Frost and drought have shaved more than one million tonnes off canola production estimates, which has put analysts in a bullish mood.
“We’re not selling anything,” said Derek Squair, president of Agri-Trend Marketing.
He predicts a tug-of-war developing between crushers and exporters for the ever-shrinking supply of the oilseed.
“The crushers have started the tug-of-war. They have moved ahead and been more aggressive buyers here in the short term,” said Squair.
“The exporters are going to have to match those kind of prices in order to get covered if they’ve got sales on, and typically there’s some big sales on for September, October and November.”
He expects most of the heavy lifting will be done through the basis because a record South American soybean crop and prospects of another good harvest in the United States will cap the upside in futures prices.
However, there has already been some upward movement in nearby futures, which closed above the elusive $500 per tonne mark on June 19 for the first time in about a year.
Larry Weber, analyst with Weber Commodities, isn’t quite as bullish as Squair.
“Don’t think it can go to the moon,” he said.
Weber believes a lacklustre export program and already tight crush margins will keep prices from rising too high.
The ICE Canada Canola Board Crush Margin was $43 per tonne as of June 18, down from $133 per tonne a year ago, and that is with canola oil trading above soybean oil for the first time in nearly three years.
“What we need for canola to go ballistic is the exporters and the crushers duking it out again, which they haven’t done for three years,” said Weber.
He isn’t as optimistic as Squair about a tug-of-war developing because with some line companies offering $58 per tonne under July futures for spot delivery, there doesn’t appear to be a huge export program on the books.
China has announced it is scrapping its rapeseed stockpiling program, which could also lead to reduced demand.
Weber sees 7.2 million tonnes of canola exports in 2015-16, which is 800,000 tonnes lower than Agriculture Canada’s estimate. His crush number is also 7.2 million tonnes, 200,000 tonnes below Agriculture Canada’s forecast.
He said he doesn’t understand why Agriculture Canada refused to drop its canola production number in its latest outlook.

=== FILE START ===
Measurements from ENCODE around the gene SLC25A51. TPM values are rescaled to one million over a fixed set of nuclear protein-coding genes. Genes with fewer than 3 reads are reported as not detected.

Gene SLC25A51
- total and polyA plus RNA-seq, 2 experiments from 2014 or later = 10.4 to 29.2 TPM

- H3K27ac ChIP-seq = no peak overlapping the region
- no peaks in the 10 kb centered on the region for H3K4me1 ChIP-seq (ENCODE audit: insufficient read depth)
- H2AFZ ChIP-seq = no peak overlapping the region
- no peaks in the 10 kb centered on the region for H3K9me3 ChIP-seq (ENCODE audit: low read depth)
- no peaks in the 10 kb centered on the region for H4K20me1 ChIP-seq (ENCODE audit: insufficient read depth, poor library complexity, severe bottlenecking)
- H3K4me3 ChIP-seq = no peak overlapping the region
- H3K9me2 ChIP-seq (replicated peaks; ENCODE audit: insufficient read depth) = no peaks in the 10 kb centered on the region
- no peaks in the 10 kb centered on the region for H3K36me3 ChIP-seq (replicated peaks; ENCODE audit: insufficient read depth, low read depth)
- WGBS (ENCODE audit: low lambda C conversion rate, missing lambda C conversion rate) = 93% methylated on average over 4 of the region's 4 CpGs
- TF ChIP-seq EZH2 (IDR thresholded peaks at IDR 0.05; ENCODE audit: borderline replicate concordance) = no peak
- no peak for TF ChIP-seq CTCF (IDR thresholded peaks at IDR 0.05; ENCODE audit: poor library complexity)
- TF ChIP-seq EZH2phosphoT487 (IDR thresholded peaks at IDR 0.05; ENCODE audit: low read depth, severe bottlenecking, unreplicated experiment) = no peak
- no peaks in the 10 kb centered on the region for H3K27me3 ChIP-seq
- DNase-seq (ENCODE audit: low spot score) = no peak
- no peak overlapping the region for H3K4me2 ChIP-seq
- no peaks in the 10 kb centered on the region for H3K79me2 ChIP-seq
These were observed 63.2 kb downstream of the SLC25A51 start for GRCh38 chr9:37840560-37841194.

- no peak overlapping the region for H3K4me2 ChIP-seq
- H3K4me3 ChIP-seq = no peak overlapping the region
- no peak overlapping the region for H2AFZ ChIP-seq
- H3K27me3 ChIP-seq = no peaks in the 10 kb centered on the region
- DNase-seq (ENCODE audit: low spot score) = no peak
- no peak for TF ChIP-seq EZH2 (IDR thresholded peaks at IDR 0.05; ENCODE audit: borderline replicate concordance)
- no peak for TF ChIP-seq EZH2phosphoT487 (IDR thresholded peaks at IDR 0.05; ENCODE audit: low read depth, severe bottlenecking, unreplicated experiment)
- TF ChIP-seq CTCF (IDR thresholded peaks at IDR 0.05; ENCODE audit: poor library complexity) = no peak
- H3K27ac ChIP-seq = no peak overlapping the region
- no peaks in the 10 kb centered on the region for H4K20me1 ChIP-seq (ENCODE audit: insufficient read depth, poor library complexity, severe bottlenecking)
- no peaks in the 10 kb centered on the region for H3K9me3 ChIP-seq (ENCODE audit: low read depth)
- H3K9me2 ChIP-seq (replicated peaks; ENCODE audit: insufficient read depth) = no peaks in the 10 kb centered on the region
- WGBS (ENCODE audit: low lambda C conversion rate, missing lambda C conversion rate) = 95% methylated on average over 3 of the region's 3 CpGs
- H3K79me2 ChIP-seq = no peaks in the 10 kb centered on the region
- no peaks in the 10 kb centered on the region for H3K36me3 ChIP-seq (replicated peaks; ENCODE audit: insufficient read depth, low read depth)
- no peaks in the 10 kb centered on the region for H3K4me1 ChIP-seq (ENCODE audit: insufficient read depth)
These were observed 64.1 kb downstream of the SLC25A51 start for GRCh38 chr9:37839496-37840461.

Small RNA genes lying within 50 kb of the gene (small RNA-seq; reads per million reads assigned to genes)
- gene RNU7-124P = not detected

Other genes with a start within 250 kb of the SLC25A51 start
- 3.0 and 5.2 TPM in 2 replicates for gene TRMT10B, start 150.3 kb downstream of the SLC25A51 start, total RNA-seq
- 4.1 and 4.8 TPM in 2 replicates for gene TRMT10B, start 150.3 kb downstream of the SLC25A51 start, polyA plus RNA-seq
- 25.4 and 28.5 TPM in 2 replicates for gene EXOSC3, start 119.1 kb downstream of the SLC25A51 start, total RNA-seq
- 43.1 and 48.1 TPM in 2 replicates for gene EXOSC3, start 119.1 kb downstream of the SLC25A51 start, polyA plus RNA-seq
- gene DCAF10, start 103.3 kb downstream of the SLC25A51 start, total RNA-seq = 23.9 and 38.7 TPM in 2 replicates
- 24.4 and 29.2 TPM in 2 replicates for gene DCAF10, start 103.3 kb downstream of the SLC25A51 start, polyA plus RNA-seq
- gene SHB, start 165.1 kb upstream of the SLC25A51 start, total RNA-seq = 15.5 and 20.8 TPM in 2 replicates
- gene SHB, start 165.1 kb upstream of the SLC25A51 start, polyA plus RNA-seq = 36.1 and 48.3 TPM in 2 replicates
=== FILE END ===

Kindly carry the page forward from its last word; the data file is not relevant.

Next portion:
“To put out a document on June 18 with a canola production estimate of 14.925 million tonnes is asinine,” said Weber.
He said the department must not be looking at its own drought maps, which show that much of Saskatchewan and Alberta have received less than 60 percent of normal rainfall.
Weber believes forecasting trend line yields at this point is irresponsible, especially given the lambasting Agriculture Canada took from the railways for being late to predict the record crop in 2013.
He has dropped his production number to 13.25 million tonnes, which would be the smallest crop since 2010. He believes 19 million acres will be harvested out of the 19.5 million seeded because of a widespread spring frost.
Weber slashed his average yield to 31 bushels per acre because of the dry conditions, which is well below the five and 10 year averages.
Squair has reduced his production estimate to 13.4 million tonnes, down from 14.9 million tonnes at the beginning of the year.
He is using 19.1 million harvested acres and a yield of 31 bu. per acre, which are almost identical to Weber’s numbers.
“The alert button has been hit all over the place,” said Squair.
It was what everyone was talking about at Canada’s Farm Progress Show.
“The canola is short and starting to bolt already, and it’s really too early for that to happen,” he said.
Dale Leftwich, director of the Canadian Canola Growers Association, has no argument with the 31 bu. per acre estimates.
“It could be lower,” he said.
The analysts believe one to 1.75 million acres of canola was reseeded because of the frost.